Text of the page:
At World Travel Market, London this year the focus on World Responsible Tourism Day was on the challenge of decarbonising our industry. Carbon emissions from our fossil-fuelled economies are causing a form of pollution which is hard to clean up and has a long-term impact on the environment and our very existence. The boom in travel and tourism following the end of WWII was facilitated by increasing leisure and boosted by fossil-fuelled aviation, coaches and cars.
Professor Kevin Anderson of the Tyndall Centre spoke at the opening of World Responsible Tourism Day in 2015 and asked whether our industry was likely to behave like an ostrich or a phoenix (watch the video here). This year we invited Kevin back to mark our card five years on. He pointed out that we have not done well, and have behaved more like the ostrich. This year he talked about Responsible Tourism in a Climate emergency and that since 1990 we’ve not reduced total emissions at all.
It is our current emissions which matter. We need to act, take responsibility, and reduce our emissions, at least 10% reductions per year from now and zero emissions by 2030. Kevin argued that off-setting is a scam. The longer we leave it, the harder it will be to adapt. Will the sector be locked into its current model and decline? Or will it show leadership and secure a prosperous future? It is our choice individually and collectively.
Change is rarely all bad, the frost-free growing season will continue to lengthen. But, climate change is driving migration, there are more droughts and heatwaves; hurricanes are becoming stronger and more intense; wildfires are common place and the tundra is thawing, global sea level has risen by about 8 inches since reliable record-keeping began in 1880. It is projected to rise another 1 to 4 feet by 2100, Indonesia is already moving its capital and several small island states will cease to exist. Read around this more here.
The consequences of climate change are increasingly apparent and resilience is an increasing challenge for our industry. We need to address both the cause of climate change and the consequences through adaptation and mitigation. Action is urgent, it is time to take responsibility and to address decarbonisation of our sector and to adapt to a rapidly changing environment. The Responsible Tourism programmes at WTM are focused on solutions and taking responsibility to implement them.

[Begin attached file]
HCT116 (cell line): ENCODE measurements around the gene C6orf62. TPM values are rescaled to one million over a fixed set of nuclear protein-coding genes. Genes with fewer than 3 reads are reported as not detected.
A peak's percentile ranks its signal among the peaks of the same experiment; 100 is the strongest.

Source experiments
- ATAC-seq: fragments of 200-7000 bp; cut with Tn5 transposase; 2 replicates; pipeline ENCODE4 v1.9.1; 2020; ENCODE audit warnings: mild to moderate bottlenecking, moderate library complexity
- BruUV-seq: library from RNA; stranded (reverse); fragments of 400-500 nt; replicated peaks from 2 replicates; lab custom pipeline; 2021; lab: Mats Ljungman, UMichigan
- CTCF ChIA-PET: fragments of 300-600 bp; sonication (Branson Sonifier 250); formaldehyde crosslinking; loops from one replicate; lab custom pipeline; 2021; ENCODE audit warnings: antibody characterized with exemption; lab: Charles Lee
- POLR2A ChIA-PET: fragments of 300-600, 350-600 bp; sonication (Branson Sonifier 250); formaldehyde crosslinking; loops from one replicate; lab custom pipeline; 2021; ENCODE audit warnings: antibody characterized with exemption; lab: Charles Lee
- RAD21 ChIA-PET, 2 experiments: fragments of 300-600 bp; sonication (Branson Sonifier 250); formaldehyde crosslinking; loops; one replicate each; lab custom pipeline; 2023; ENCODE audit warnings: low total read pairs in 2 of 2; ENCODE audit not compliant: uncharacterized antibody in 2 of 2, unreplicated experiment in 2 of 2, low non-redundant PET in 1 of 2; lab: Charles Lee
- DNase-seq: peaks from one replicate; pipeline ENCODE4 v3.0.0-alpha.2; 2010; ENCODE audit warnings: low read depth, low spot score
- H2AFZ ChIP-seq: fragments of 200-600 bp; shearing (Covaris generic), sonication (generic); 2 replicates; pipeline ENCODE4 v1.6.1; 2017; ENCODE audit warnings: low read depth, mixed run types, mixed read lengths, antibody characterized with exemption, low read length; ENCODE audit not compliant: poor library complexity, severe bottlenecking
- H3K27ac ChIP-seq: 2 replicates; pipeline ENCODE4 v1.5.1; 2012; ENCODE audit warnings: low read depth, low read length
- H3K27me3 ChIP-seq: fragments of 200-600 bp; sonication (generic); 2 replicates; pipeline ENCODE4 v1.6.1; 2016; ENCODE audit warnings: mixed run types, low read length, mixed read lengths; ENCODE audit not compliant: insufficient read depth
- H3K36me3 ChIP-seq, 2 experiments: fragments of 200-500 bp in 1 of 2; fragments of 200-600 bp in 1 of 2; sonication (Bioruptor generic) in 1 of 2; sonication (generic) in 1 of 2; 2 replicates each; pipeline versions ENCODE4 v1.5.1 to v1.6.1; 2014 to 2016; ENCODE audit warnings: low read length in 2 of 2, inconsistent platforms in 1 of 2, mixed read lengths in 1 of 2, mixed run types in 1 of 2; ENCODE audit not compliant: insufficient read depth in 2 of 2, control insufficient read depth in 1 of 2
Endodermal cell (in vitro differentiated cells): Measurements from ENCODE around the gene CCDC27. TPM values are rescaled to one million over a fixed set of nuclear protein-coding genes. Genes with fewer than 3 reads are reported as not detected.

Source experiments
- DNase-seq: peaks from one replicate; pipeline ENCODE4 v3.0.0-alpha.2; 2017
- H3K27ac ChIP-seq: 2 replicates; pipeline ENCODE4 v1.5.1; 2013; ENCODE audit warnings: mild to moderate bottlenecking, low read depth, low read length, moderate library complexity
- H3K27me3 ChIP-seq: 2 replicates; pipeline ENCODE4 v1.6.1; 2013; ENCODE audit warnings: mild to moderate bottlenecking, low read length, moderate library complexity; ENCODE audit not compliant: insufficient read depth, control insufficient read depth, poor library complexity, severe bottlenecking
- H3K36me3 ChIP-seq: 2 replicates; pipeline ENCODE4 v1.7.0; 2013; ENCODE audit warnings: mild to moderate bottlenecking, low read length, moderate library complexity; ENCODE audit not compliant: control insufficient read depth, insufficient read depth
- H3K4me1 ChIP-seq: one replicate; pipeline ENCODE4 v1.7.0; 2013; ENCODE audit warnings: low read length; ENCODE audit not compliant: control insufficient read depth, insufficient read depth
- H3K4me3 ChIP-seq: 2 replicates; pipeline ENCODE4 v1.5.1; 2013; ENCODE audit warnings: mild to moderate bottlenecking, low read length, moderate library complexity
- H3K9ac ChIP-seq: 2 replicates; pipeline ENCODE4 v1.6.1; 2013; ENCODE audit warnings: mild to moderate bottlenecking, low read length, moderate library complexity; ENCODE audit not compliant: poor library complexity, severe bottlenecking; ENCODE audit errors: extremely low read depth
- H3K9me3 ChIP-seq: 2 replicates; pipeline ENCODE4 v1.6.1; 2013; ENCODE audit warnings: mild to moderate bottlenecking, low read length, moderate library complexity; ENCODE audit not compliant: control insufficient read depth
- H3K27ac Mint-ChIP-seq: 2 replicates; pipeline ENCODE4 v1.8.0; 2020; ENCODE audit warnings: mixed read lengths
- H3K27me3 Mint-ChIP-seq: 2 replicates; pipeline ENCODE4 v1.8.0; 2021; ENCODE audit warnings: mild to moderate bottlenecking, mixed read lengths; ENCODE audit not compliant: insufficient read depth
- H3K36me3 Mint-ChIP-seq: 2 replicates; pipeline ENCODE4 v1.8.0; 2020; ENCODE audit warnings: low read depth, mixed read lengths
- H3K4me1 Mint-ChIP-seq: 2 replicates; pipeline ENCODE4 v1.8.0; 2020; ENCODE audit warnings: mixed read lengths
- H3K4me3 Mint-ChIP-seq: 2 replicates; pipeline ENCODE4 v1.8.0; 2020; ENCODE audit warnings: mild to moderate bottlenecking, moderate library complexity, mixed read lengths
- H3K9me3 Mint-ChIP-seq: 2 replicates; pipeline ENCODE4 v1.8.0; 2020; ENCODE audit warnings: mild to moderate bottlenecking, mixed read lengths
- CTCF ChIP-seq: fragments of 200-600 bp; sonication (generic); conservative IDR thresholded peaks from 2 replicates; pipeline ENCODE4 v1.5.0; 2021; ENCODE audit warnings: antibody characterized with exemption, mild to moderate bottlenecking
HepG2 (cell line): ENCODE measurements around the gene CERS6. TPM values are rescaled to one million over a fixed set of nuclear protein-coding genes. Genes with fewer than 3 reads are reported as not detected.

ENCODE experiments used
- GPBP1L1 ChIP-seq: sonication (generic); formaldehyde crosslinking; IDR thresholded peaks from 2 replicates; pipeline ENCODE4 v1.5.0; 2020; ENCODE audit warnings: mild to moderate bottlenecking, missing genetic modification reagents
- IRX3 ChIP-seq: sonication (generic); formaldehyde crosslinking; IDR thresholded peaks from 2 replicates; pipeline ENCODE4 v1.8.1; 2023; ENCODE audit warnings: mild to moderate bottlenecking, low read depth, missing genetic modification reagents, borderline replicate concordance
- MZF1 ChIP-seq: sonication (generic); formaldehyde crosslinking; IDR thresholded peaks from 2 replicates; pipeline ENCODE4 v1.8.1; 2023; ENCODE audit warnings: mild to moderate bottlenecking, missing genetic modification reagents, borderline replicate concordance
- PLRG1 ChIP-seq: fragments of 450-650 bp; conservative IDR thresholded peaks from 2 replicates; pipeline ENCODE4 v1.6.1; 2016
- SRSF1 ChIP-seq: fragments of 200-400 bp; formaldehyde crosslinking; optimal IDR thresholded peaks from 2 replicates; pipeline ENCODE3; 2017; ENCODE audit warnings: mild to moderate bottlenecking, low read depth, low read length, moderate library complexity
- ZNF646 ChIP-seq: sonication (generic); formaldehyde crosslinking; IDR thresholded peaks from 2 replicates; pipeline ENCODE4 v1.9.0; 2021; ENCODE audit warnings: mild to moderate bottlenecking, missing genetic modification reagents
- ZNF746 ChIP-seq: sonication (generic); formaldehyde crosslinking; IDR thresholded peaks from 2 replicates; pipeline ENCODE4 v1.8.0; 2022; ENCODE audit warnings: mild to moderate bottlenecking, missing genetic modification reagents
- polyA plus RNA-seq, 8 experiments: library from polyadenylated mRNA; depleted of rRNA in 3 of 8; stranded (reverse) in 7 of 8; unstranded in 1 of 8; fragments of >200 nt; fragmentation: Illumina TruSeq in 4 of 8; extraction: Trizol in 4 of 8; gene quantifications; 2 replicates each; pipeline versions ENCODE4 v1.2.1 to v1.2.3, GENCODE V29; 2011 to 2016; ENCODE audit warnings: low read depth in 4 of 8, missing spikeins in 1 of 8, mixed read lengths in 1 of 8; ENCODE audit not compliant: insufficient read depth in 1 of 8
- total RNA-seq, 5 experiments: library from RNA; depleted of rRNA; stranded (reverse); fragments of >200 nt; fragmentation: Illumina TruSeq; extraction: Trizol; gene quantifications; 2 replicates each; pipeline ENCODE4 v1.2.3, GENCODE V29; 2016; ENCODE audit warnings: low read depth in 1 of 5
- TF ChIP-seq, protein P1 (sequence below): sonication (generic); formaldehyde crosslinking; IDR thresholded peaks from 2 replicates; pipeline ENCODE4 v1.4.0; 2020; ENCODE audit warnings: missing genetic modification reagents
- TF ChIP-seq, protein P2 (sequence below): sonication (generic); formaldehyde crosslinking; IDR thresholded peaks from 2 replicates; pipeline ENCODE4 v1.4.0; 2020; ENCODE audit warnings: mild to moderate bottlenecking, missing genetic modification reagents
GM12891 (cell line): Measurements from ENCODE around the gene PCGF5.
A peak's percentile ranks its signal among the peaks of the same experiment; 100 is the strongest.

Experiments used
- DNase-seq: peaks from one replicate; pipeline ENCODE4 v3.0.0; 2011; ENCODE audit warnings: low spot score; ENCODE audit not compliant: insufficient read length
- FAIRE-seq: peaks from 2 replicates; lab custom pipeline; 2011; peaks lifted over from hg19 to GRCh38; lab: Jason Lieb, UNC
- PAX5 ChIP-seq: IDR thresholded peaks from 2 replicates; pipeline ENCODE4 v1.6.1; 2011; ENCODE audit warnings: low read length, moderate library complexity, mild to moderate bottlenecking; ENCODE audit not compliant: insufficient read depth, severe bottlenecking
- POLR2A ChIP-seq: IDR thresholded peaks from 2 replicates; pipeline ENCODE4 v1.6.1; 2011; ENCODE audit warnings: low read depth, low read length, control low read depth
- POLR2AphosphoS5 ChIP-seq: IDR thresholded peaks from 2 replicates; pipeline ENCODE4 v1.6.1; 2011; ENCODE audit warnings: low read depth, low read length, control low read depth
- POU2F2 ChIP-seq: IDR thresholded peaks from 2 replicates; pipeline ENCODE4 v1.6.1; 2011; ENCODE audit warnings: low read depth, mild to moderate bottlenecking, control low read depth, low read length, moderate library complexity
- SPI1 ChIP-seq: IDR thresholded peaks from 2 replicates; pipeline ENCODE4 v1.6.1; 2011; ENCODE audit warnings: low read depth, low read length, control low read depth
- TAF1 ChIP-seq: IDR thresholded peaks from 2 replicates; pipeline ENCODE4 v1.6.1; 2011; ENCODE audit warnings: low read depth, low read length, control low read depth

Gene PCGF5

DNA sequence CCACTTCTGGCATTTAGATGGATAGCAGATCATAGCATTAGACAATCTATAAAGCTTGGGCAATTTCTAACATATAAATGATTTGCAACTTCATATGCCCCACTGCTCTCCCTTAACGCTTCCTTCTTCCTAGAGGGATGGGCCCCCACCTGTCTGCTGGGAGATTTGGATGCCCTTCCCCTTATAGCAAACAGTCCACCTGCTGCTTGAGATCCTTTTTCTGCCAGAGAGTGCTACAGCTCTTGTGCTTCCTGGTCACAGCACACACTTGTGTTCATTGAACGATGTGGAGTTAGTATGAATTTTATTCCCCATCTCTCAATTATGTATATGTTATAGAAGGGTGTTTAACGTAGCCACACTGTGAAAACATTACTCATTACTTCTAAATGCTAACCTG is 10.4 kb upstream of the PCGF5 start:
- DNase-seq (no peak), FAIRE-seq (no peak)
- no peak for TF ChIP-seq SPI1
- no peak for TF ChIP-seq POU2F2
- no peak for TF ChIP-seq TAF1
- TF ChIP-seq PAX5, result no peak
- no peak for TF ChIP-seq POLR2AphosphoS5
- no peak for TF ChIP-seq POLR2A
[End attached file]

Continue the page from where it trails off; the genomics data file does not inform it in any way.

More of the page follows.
Mark Carney, Governor of the Bank of England, pointed out that the companies and industries that are not moving towards zero-carbon emissions will be punished by investors and go bankrupt. Extreme heatwaves are forecast to increase by as much as 80% and the Global Commission on Adaptation urges action now. “Adaptation is not an alternative to a redoubled effort to stop climate change, but an essential complement to it. Failing to lead and act on adaptation will result in a huge economic and human toll, causing widespread increases in poverty and severely undermining long-term global economic prospects.”
WTM London is the largest Responsible Tourism event in the world with 21 RT events over three days, RT provides 20% of the content at the show and some attend only for this content. The Responsible Tourism agenda remains broad, with sessions covering a whole host of issues from decent work and child protection, to the challenge of building sustainable hotels when ownership is separate from operation and the provision of adventures for people with disabilities. The archive of the full 2019 programme can be found here.
The winners of the World Responsible Tourism Awards along with the judges’ reasons for their decisions are available on line here and the photographs are here
The WTM Latin America Responsible Tourism Awards are open for nominations until December 15th, consider applying yourself and encourage others to do so. The categories and application process can be accessed here.